Researchers achieved this high 3-D resolution by illuminating the minute structures of the frozen-hydrated object with partially coherent light. This light is generated by BESSY II, the synchrotron source at HZB. Partial coherence is the property of two waves whose relative phase undergoes random fluctuations which are not, however, sufficient to make the wave completely incoherent. Illumination with partial coherent light generates significantly higher contrast for small object details compared to incoherent illumination. Combining this approach with a high-resolution lens, the researchers were able to visualize the ultrastructures of cells at hitherto unattained contrast.
The new X-ray microscope also allows for more space around the sample, which leads to a better spatial view. This space has always been greatly limited by the setup for the sample illumination. The required monochromatic X-ray light was created using a radial grid and then, from this light, a diaphragm would select the desired range of wavelengths. The diaphragm had to be placed so close to the sample that there was almost no space to turn the sample around. The researchers modified this setup: Monochromatic light is collected by a new type of condenser which directly illuminates the object, and the diaphragm is no longer needed. This allows the sample to be turned by up to 158 degrees and observed in three dimensions. These developments provide a new tool in structural biology for the better understanding of the cell structure.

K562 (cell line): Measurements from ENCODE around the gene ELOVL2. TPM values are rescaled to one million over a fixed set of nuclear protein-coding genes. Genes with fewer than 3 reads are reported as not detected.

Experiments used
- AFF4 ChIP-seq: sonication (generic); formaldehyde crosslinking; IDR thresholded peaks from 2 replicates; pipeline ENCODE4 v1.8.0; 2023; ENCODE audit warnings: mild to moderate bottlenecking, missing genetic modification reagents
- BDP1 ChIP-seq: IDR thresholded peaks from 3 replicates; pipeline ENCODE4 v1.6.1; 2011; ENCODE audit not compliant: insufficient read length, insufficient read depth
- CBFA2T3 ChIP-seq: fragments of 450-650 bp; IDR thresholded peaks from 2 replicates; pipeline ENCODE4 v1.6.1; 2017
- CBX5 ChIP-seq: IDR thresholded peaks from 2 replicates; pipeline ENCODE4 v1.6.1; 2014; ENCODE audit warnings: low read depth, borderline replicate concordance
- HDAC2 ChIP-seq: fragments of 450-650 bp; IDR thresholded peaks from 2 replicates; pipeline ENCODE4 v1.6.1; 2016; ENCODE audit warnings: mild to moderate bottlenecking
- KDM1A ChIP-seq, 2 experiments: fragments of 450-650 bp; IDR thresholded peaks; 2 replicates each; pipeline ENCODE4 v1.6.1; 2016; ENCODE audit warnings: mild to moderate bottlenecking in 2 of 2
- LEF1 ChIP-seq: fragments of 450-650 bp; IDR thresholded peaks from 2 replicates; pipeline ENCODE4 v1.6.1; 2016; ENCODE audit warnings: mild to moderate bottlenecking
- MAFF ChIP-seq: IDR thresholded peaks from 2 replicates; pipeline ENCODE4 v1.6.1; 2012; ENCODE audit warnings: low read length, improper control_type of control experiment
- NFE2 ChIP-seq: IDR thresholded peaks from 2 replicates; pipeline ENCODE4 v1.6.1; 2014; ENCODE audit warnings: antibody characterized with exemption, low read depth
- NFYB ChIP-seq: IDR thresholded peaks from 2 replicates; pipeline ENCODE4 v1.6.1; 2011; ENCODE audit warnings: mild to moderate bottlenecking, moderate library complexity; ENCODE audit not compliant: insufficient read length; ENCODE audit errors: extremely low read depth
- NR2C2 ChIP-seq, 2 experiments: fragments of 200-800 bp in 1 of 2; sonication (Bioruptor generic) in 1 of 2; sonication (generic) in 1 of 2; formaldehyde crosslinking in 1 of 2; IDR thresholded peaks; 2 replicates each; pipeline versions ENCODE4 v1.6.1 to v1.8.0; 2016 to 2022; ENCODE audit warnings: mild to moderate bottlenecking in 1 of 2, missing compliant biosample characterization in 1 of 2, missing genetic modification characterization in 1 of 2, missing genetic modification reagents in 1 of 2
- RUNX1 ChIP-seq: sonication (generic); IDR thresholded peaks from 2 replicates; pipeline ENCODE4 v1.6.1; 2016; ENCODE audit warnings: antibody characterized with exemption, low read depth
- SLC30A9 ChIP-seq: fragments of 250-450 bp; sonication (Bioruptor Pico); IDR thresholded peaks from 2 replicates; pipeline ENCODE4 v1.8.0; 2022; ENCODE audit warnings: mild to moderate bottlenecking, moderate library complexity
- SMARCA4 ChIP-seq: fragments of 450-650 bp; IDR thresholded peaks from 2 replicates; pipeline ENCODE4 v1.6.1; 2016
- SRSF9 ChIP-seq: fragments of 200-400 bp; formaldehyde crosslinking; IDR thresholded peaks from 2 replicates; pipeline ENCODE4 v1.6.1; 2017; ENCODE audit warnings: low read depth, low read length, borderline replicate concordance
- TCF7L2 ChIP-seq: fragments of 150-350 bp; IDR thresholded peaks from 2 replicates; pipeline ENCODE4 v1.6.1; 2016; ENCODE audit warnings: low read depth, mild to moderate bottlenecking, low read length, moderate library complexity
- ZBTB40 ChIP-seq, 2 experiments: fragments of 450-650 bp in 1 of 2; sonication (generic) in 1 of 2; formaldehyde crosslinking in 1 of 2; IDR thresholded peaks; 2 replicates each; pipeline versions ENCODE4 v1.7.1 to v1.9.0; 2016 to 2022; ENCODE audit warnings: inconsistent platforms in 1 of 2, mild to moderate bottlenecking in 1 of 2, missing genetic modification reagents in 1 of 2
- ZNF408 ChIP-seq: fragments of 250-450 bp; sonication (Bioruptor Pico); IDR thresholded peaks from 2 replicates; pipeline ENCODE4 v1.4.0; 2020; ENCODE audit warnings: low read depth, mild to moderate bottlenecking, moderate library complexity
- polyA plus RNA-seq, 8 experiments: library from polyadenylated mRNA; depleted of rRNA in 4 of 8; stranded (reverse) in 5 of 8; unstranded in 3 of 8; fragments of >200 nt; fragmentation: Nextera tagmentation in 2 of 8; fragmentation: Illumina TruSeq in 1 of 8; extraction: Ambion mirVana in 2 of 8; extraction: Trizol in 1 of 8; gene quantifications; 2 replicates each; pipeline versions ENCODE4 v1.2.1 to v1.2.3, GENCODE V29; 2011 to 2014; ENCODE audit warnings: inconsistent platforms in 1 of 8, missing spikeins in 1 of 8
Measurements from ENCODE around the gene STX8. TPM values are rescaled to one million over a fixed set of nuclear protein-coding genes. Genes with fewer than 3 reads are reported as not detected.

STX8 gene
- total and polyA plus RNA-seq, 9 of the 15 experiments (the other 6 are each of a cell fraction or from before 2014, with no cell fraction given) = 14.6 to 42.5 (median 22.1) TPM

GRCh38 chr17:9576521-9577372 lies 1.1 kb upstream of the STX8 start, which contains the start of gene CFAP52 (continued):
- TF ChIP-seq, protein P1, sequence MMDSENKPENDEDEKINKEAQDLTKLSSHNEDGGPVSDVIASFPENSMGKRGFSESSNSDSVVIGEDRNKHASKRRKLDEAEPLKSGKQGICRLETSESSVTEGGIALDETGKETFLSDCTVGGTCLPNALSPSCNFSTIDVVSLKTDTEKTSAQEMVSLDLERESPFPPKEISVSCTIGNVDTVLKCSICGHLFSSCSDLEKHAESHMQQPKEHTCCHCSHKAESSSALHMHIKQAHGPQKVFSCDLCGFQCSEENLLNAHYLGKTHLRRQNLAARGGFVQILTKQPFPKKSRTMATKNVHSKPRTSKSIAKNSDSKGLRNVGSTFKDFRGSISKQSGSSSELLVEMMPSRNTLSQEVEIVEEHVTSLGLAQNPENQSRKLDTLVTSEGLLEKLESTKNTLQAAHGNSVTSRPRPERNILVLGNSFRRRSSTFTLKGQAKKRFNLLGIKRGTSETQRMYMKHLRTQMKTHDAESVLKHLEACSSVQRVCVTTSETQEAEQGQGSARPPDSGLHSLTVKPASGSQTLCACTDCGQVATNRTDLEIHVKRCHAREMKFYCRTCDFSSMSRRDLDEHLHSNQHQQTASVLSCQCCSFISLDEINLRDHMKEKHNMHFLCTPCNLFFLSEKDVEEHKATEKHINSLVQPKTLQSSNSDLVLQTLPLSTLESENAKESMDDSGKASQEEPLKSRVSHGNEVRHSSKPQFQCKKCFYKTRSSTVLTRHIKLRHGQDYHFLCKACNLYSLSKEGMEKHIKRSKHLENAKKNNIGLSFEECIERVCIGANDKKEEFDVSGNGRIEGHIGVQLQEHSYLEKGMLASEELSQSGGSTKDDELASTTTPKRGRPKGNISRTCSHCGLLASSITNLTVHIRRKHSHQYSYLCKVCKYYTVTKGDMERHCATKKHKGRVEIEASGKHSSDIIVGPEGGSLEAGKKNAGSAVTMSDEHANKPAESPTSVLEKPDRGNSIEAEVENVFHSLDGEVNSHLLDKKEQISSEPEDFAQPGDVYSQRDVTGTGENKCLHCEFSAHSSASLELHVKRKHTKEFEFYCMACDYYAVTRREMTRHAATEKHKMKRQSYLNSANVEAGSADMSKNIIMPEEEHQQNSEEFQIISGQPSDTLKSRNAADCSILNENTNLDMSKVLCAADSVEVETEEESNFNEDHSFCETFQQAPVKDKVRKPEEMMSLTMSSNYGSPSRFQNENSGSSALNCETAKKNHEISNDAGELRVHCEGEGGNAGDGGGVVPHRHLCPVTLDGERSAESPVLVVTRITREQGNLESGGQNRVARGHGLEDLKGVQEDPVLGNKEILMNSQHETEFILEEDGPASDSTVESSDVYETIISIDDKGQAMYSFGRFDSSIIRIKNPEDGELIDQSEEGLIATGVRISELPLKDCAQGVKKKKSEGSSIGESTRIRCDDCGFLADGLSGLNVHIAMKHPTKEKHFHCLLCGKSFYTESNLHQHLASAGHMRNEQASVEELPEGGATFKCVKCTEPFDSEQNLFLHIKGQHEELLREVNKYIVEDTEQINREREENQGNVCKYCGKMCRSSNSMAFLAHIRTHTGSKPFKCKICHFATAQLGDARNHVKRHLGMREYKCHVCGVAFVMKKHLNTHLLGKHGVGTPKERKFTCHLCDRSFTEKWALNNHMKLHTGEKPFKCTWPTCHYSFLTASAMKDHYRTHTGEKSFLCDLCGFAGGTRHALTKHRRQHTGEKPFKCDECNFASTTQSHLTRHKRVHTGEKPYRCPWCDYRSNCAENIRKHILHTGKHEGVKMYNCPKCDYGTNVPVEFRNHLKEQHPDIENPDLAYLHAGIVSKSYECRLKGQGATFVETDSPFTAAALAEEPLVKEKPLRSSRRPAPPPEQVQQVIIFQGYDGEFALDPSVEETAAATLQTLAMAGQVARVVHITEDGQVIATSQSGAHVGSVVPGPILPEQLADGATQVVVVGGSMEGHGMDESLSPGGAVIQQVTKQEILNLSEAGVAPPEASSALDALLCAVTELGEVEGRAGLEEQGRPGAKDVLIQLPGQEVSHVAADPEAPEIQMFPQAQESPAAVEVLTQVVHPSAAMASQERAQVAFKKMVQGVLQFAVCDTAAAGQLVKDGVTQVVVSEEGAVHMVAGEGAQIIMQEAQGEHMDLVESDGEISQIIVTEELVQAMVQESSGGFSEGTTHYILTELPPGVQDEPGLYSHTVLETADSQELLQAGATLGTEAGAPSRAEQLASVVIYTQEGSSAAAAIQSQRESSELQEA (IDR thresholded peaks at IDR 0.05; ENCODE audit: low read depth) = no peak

|Contact: Dr. Gerd Schneider|
Helmholtz Association of German Research Centres